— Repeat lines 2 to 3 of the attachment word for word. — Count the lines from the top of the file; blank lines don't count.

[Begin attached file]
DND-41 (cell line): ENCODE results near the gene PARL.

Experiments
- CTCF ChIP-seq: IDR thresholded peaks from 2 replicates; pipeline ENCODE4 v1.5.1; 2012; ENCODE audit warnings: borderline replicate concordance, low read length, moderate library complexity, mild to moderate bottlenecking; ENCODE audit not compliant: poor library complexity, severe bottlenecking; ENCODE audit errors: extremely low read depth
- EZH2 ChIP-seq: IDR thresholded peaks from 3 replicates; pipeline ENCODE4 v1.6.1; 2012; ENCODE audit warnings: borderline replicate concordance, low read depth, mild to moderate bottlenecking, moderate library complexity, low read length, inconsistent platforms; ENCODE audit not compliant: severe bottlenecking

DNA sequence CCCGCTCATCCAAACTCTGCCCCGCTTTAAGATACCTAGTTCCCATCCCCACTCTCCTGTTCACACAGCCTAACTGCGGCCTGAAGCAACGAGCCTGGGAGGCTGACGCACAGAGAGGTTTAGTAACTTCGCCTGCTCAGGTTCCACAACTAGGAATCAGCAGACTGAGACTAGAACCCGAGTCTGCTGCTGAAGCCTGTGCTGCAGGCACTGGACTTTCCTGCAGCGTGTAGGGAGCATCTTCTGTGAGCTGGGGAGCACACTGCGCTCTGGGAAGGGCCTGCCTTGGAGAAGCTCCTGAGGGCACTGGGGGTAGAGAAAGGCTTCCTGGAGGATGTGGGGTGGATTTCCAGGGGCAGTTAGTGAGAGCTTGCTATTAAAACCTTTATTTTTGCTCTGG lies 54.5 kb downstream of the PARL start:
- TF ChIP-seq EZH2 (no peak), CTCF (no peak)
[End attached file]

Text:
Experiments
- CTCF ChIP-seq: IDR thresholded peaks from 2 replicates; pipeline ENCODE4 v1.5.1; 2012; ENCODE audit warnings: borderline replicate concordance, low read length, moderate library complexity, mild to moderate bottlenecking; ENCODE audit not compliant: poor library complexity, severe bottlenecking; ENCODE audit errors: extremely low read depth